Shelve problem: why so big?

Charles Allen charles at aspen.sweetshade.local
Sun Nov 11 16:31:56 CET 2001


> "Geert-Jan Giezeman" <geert at cs.uu.nl> wrote in message
> news:9sdol4$2te$1 at samos.cs.uu.nl...
>>
>> I am trying to create a shelve from a table of 1100 by 1100 floating
>> point numbers, which I want to store as 1100 lists of length 1100,
>> indexed by a key. Unfortunately, I get an error when I try to create
>>...
>> 2)Are there ways to circumvent those problems? Use a different
>> database (I like shelves, though), ...

Let's take a step back: Is the "1100 lists of length 1100" the way you
*want* to access the data internally?  Have you looked at Numeric
arrays?  Those are much cleaner for accessing the data in array format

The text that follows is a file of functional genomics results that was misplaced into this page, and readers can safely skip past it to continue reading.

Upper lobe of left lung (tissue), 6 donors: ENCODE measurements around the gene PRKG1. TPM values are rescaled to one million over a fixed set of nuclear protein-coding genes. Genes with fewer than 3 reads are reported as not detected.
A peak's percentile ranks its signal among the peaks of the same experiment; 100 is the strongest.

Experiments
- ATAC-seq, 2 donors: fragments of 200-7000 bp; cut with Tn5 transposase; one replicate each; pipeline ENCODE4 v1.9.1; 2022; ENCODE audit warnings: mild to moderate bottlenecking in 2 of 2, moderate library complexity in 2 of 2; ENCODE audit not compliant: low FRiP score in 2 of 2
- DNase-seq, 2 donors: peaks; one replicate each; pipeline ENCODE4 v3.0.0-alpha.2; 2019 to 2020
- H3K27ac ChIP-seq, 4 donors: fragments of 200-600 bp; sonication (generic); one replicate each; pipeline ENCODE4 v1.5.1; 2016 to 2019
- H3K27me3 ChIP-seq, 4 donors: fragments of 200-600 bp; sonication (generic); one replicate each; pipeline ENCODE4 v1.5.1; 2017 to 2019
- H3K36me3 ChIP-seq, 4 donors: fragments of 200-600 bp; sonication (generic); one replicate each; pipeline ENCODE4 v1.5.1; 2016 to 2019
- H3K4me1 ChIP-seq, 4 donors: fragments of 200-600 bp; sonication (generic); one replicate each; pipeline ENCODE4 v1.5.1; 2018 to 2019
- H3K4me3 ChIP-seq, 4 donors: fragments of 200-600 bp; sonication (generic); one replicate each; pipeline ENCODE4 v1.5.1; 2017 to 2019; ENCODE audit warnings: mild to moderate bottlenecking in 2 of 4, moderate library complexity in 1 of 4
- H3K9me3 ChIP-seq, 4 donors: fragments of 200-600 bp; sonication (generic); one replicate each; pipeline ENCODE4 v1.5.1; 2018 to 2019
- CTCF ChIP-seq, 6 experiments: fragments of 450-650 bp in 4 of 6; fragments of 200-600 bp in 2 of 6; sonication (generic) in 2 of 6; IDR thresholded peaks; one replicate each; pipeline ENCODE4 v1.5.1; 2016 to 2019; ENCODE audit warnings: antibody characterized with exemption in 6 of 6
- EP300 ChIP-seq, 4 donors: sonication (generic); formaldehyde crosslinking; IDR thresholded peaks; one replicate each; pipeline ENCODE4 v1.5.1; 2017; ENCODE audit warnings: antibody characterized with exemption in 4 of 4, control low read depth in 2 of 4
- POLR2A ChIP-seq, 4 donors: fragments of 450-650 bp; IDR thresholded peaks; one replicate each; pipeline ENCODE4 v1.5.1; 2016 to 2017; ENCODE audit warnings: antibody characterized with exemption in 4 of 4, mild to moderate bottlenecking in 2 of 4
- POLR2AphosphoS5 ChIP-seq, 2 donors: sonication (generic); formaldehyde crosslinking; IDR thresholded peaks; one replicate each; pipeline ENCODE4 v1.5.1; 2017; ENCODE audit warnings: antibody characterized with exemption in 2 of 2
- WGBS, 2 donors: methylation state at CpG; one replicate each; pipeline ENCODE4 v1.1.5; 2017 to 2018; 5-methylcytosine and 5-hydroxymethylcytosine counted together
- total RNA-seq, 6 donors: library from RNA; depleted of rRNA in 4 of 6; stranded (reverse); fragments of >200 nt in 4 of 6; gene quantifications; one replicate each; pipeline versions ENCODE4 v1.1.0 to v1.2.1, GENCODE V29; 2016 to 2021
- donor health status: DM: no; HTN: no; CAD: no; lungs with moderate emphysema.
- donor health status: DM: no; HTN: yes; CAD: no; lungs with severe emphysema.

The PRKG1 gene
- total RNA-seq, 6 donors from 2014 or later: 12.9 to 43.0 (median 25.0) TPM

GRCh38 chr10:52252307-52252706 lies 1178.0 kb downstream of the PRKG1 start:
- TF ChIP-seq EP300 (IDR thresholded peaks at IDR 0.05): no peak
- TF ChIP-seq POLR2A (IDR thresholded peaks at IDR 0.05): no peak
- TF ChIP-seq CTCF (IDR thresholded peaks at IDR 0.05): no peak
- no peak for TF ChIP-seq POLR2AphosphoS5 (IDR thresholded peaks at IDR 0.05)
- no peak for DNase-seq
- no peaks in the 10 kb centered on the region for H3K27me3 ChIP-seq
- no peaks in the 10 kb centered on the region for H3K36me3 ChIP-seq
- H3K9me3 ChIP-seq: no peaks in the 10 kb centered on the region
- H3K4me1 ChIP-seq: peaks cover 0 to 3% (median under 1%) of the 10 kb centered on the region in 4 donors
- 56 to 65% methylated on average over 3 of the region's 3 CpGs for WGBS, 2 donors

(slicing in any dimension, faster operations, etc).

If Numeric arrays suit your purposes, you can try using their
toString() method to convert them to a monolithic entity before doing
the shelve.  You would lose the dimension info unless you stuck the
data string inside, e.g., a class that also contained the dimension
info.  I use this to access externally supplied floating point array
data.

You should also look at the NetCDF file format interface in the
Scientific Python module.  This has the advantage of making the data
accessible from many different languages and platforms.  I've never
used it for keyed access on large data sets like you mention, so I
don't know what the lookup speed is like.  Test it and let us know!

-- 
Charles Allen <charles.allen at ieee.org>



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